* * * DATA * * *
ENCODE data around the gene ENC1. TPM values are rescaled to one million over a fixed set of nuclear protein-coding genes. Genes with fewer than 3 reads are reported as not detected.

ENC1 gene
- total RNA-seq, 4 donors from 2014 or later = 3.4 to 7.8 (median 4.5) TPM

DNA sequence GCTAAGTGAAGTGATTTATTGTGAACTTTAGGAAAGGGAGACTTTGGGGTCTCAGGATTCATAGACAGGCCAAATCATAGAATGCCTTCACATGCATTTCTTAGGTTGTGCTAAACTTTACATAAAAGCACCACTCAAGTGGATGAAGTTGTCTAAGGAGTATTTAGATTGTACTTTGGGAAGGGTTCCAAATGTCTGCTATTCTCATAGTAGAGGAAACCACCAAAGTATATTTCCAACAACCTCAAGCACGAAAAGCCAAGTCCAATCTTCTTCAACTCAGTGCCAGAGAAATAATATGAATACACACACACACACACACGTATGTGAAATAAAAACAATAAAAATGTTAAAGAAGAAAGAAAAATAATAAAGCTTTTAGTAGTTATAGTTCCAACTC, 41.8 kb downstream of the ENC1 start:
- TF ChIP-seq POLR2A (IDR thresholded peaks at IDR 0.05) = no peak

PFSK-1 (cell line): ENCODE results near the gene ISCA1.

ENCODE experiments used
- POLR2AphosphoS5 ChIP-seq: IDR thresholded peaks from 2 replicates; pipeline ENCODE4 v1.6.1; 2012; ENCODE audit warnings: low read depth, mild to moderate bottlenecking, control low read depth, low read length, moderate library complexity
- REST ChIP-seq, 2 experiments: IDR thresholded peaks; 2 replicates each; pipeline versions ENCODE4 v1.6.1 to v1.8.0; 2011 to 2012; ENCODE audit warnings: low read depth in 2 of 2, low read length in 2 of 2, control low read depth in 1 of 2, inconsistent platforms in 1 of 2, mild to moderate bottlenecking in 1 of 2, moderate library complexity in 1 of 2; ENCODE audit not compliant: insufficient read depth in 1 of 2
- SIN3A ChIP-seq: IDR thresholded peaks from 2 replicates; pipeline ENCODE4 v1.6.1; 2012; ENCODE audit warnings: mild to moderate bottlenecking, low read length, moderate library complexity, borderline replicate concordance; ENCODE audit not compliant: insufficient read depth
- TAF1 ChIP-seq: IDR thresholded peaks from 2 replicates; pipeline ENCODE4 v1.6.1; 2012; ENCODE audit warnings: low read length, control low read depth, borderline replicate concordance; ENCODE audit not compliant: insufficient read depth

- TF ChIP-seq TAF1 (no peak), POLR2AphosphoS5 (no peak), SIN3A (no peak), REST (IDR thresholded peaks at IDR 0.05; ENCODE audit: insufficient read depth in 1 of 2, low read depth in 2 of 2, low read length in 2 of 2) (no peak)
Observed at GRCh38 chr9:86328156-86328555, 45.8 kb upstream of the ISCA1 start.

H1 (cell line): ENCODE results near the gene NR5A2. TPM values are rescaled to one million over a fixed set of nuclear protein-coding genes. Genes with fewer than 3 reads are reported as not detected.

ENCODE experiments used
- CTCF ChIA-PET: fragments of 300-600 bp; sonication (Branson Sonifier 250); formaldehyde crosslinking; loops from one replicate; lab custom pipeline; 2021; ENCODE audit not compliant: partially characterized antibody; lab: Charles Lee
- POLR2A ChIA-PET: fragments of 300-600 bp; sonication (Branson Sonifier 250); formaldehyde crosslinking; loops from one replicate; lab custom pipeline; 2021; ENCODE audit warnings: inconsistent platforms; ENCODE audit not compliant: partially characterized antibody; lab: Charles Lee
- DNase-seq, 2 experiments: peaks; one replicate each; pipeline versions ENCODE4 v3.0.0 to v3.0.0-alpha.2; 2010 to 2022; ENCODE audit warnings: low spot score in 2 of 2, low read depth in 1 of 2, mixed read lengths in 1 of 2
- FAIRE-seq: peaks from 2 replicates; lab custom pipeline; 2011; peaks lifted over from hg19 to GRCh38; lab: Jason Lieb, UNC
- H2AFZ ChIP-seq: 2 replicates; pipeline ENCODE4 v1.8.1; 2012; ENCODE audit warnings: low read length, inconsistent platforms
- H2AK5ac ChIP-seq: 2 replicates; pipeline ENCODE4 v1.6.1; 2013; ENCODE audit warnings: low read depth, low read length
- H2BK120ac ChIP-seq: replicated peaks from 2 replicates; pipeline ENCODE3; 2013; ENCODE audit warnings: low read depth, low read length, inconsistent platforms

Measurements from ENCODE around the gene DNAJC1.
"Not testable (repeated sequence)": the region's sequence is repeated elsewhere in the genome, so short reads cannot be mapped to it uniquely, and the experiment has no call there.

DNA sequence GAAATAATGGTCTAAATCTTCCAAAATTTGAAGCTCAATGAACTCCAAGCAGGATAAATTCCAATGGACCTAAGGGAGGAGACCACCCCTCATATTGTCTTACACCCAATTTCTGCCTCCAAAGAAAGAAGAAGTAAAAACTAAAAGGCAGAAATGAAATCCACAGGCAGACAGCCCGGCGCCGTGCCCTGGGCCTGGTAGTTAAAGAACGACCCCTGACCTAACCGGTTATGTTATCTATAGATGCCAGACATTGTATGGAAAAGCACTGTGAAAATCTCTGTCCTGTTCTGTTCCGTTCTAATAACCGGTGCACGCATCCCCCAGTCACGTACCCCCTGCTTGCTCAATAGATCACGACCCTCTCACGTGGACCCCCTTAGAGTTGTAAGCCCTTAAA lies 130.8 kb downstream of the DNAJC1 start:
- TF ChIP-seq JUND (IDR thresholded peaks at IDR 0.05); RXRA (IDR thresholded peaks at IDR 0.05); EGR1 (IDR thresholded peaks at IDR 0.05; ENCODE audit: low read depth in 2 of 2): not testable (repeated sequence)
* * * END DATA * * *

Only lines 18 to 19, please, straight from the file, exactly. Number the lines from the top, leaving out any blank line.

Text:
- DNase-seq, 2 experiments: peaks; one replicate each; pipeline versions ENCODE4 v3.0.0 to v3.0.0-alpha.2; 2010 to 2022; ENCODE audit warnings: low spot score in 2 of 2, low read depth in 1 of 2, mixed read lengths in 1 of 2
- FAIRE-seq: peaks from 2 replicates; lab custom pipeline; 2011; peaks lifted over from hg19 to GRCh38; lab: Jason Lieb, UNC